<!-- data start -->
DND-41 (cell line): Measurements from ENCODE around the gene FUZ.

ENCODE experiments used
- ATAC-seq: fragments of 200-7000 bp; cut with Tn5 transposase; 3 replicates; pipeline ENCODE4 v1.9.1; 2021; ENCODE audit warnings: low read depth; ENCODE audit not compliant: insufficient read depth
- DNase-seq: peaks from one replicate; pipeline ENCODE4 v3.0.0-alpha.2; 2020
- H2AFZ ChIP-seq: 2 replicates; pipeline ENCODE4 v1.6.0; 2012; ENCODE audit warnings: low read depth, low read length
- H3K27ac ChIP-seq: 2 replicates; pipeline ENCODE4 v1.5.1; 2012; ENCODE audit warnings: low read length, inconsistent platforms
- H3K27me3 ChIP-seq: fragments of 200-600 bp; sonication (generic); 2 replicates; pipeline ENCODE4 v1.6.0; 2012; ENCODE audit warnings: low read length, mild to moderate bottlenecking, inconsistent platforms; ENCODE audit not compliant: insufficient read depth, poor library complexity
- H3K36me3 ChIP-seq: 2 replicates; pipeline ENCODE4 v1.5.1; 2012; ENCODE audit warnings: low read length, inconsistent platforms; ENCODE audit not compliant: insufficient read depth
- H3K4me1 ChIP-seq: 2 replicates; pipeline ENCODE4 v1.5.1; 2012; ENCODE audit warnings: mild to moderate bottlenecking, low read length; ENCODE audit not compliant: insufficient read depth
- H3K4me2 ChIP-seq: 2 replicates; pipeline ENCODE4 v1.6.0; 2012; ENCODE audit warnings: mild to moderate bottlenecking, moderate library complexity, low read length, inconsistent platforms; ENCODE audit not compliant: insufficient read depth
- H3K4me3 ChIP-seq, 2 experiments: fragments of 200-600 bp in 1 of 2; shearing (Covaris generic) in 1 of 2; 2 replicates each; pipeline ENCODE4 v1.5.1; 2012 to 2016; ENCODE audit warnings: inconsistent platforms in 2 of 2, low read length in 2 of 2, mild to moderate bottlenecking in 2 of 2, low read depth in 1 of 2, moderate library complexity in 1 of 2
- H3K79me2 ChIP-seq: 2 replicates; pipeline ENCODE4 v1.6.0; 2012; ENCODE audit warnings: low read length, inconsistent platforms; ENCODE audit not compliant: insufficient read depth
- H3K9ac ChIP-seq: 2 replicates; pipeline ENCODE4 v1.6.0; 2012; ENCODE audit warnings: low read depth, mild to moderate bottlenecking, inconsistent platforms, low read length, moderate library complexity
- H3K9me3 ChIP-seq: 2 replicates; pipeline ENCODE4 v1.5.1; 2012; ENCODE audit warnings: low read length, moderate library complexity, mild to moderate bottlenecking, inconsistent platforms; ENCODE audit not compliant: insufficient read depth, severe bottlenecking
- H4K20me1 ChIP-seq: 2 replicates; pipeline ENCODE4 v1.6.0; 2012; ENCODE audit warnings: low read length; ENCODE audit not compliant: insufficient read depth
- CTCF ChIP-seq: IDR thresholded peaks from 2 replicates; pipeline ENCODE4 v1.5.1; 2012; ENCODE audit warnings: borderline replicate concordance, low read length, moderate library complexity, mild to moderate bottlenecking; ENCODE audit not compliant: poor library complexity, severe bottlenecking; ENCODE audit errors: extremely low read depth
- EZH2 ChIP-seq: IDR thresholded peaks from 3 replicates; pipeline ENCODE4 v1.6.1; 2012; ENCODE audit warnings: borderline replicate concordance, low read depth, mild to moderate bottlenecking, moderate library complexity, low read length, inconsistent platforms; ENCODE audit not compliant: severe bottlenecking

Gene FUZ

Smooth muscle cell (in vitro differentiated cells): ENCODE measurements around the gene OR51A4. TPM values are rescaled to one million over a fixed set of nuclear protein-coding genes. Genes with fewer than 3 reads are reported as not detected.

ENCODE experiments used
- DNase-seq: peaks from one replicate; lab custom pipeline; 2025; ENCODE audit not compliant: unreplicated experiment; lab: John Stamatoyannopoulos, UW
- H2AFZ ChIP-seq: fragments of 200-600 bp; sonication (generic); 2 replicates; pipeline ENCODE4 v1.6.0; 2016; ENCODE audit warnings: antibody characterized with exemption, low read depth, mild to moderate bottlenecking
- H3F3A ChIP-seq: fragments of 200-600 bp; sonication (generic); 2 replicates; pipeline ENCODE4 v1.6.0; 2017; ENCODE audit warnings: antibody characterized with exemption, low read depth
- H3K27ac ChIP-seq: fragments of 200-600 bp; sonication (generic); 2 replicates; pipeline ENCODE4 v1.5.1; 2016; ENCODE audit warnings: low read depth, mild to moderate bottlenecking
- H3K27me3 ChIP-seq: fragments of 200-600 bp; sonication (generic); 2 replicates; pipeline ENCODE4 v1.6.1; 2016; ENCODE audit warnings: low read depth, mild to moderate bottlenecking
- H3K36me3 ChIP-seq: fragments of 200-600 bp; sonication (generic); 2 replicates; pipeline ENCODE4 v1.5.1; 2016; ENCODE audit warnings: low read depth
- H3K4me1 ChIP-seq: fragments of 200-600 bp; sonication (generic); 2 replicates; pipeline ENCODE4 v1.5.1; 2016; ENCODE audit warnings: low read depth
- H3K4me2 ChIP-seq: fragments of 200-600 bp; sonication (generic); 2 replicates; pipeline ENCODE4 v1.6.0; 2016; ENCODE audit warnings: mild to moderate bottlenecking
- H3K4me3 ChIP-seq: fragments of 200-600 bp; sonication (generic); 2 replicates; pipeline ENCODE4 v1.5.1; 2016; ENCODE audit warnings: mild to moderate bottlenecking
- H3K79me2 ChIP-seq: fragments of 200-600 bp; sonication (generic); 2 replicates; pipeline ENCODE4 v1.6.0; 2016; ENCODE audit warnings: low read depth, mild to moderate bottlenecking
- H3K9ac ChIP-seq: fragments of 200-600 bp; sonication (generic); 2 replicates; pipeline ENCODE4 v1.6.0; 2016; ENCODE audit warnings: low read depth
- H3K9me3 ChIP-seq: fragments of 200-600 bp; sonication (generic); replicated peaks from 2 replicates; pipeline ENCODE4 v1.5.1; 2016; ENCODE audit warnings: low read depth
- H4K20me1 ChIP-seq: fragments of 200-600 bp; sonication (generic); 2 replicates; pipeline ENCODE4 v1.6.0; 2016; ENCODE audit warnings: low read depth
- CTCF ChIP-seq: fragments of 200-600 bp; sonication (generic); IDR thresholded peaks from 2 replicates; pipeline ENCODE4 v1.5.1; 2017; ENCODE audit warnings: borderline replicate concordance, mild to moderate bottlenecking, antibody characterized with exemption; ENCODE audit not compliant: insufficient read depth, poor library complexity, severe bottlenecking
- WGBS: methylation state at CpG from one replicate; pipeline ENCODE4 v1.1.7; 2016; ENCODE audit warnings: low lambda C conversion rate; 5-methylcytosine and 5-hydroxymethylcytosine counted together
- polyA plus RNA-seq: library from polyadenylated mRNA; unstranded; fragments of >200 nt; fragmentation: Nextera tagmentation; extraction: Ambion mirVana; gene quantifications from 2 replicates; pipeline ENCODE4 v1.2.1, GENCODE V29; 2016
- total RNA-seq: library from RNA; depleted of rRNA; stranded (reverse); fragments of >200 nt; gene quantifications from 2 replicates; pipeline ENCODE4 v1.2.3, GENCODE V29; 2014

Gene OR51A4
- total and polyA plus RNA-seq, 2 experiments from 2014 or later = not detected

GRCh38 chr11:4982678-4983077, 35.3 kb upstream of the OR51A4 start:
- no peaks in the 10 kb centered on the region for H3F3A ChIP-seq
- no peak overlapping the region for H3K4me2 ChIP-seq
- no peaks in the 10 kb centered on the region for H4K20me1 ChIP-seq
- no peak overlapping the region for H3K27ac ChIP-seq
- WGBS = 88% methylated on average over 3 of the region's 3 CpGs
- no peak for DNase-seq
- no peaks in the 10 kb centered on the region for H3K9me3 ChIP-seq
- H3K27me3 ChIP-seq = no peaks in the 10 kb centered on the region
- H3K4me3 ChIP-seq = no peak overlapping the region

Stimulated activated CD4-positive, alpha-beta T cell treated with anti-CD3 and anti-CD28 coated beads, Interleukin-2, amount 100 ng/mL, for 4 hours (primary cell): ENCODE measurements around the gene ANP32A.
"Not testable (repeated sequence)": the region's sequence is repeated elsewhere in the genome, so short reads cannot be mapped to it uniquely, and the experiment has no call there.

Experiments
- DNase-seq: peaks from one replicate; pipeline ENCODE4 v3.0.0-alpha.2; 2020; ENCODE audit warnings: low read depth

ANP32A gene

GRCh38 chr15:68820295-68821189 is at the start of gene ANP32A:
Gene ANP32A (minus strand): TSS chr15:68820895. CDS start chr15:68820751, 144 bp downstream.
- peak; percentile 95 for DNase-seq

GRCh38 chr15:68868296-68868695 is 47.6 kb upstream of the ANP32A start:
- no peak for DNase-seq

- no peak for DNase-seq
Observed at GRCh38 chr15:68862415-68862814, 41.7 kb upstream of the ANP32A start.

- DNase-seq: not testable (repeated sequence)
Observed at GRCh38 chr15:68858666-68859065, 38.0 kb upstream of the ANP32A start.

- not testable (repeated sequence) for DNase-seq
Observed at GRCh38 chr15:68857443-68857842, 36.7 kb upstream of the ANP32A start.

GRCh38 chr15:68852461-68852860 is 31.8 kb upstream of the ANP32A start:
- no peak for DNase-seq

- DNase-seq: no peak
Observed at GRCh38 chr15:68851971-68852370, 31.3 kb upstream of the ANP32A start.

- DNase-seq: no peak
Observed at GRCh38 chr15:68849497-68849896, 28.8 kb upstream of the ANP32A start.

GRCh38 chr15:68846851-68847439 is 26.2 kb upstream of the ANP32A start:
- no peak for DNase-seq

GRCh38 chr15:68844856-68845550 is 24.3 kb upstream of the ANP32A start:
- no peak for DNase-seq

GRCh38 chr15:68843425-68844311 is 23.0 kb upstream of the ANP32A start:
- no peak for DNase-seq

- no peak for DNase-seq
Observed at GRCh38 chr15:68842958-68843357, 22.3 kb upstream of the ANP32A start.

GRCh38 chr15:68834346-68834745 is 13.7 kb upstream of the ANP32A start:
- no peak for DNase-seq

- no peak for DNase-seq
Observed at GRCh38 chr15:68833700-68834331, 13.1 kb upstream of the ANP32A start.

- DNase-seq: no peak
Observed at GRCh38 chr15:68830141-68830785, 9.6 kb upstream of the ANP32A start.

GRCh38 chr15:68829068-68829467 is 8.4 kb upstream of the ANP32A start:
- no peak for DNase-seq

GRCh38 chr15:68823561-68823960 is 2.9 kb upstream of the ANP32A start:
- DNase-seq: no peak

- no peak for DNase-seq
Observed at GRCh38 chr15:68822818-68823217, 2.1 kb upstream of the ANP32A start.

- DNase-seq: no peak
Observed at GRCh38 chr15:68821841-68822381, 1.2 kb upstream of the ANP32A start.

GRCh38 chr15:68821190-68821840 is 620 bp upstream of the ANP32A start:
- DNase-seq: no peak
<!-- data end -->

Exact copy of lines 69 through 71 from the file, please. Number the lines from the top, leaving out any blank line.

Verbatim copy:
Observed at GRCh38 chr15:68851971-68852370, 31.3 kb upstream of the ANP32A start.

- DNase-seq: no peak
Observed at GRCh38 chr15:68849497-68849896, 28.8 kb upstream of the ANP32A start.